become the exclusive and definitive element in Newman's vision, from
Onement 1 onward. The basic format of Newman's work for the
remainder of his career is that of one or more vertical bands, which run
from the top to the bottom of the panel, in colors that contrast with a
more or less undifferentiated surrounding field. Sometimes the bands
will be of differing widths in the same painting, and sometimes, again,
they will differ from one another in hue. But there will no longer be
the variety of forms he used in the pre-Onement period of his
work. It is as if he understood that with Onement 1, he had
entered a newfound land rich enough in expressive possibilities that he
need seek for nothing further by way of elementary forms. Onement
1 is planted like a flag at the threshold, and when one crosses over
it, one is in a very different world from that marked by the uncertain
pictures that preceded it.
I have followed Newman in respecting a distinction between pictures and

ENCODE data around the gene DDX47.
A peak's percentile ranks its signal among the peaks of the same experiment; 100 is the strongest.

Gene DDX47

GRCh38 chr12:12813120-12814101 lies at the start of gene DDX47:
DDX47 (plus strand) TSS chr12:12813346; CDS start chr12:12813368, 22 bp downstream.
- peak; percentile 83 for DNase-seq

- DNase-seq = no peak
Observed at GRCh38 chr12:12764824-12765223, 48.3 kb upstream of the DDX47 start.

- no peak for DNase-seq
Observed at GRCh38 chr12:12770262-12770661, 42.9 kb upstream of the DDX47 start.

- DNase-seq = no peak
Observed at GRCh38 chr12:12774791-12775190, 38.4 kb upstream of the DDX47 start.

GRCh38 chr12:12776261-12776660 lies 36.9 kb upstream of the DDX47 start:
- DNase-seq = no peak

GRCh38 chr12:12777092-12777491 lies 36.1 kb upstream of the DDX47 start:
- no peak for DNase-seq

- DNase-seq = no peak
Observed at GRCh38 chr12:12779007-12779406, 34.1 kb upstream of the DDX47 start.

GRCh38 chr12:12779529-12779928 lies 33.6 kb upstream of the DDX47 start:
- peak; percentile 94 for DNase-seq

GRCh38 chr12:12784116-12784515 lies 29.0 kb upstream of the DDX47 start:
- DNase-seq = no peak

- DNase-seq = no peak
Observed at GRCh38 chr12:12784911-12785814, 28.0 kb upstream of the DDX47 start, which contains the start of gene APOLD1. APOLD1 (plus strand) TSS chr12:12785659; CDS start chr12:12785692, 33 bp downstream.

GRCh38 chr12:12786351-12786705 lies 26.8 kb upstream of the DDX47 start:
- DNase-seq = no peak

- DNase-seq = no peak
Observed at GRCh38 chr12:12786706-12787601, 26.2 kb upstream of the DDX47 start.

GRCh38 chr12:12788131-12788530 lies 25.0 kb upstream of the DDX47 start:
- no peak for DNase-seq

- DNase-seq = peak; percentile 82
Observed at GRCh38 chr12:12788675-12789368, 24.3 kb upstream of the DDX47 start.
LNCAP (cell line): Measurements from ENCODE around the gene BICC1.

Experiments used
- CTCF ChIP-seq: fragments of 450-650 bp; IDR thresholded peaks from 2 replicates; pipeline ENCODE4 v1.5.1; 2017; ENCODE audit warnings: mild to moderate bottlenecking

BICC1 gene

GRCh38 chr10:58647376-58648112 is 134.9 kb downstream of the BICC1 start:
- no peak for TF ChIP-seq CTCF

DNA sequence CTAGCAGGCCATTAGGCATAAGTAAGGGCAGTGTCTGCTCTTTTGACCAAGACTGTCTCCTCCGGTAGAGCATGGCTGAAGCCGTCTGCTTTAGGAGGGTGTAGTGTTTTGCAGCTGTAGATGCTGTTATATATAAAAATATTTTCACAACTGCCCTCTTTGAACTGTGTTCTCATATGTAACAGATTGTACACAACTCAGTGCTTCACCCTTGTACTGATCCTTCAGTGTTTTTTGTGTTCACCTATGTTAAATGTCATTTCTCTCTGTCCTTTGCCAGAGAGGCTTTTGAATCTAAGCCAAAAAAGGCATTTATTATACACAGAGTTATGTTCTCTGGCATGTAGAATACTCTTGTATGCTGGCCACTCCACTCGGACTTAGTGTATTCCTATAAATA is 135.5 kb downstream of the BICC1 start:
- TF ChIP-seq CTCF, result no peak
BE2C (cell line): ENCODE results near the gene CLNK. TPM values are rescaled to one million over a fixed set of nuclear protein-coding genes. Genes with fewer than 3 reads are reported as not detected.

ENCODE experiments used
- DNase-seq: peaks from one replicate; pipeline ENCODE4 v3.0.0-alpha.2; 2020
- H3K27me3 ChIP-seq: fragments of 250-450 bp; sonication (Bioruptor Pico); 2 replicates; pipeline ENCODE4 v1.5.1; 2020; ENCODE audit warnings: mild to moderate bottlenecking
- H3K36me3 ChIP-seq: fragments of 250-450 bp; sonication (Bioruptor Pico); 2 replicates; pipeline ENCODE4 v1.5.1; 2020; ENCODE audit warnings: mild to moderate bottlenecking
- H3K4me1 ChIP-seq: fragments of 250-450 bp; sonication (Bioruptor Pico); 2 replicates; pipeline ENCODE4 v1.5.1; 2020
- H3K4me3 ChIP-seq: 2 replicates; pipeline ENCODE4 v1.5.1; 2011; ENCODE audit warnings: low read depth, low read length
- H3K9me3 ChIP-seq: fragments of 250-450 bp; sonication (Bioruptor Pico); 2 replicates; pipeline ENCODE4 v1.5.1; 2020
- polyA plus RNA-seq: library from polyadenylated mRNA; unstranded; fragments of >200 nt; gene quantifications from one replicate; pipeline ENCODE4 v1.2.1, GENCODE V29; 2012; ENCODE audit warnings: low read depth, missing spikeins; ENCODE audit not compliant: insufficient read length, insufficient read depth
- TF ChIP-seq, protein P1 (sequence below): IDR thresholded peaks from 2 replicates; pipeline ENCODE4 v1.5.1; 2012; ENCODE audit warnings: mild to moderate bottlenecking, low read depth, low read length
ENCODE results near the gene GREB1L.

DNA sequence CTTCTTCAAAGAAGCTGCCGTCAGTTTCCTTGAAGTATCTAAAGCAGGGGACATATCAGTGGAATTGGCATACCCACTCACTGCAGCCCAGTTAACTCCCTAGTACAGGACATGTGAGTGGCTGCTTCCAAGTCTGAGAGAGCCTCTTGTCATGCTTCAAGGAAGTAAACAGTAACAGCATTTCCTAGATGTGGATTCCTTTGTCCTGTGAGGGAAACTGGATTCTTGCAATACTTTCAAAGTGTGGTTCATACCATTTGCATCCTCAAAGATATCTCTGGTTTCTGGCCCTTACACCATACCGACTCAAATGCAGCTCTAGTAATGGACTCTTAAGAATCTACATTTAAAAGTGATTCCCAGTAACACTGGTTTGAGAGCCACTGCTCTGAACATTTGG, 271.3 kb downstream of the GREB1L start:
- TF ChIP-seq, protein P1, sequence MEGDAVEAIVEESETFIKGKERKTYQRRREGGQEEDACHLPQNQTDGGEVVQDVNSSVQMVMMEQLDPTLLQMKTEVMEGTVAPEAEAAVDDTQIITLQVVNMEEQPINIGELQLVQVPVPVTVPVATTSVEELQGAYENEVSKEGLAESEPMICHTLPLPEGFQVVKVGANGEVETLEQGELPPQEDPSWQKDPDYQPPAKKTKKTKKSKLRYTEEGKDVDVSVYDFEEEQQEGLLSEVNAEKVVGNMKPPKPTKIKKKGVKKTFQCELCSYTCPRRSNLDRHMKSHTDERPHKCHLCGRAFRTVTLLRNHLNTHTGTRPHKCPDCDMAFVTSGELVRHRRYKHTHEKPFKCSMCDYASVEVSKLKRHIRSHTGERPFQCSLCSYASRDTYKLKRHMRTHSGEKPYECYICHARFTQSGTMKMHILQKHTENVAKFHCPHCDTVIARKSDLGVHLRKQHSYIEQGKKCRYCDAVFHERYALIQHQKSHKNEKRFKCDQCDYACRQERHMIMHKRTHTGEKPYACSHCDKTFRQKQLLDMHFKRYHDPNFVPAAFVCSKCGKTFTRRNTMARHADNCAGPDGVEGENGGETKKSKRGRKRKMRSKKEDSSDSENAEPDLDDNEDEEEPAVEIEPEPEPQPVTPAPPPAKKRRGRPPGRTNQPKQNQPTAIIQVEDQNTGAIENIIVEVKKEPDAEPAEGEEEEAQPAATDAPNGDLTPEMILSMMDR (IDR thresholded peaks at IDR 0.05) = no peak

paintings. Onement 1 was a painting, whereas what he had done
before were merely pictures. How are we to understand the difference? My
own sense is that a picture creates an illusory space, within which
various objects are represented. The viewer, as it were, looks through
the surface of a picture, as if through a window, into a virtual space,
in which various objects are deployed and composed: the Virgin and Child
surrounded by saints in an adoration; stripes surrounded by squiggles in
an abstraction. In the Renaissance, a picture was regarded as
transparent, so to speak, the way the front of the stage is, through
which we see men and women caught up in actions that we know are not
occurring in the space we ourselves occupy. In a painting, by contrast,
the surface is opaque, like a wall. We are not supposed to see through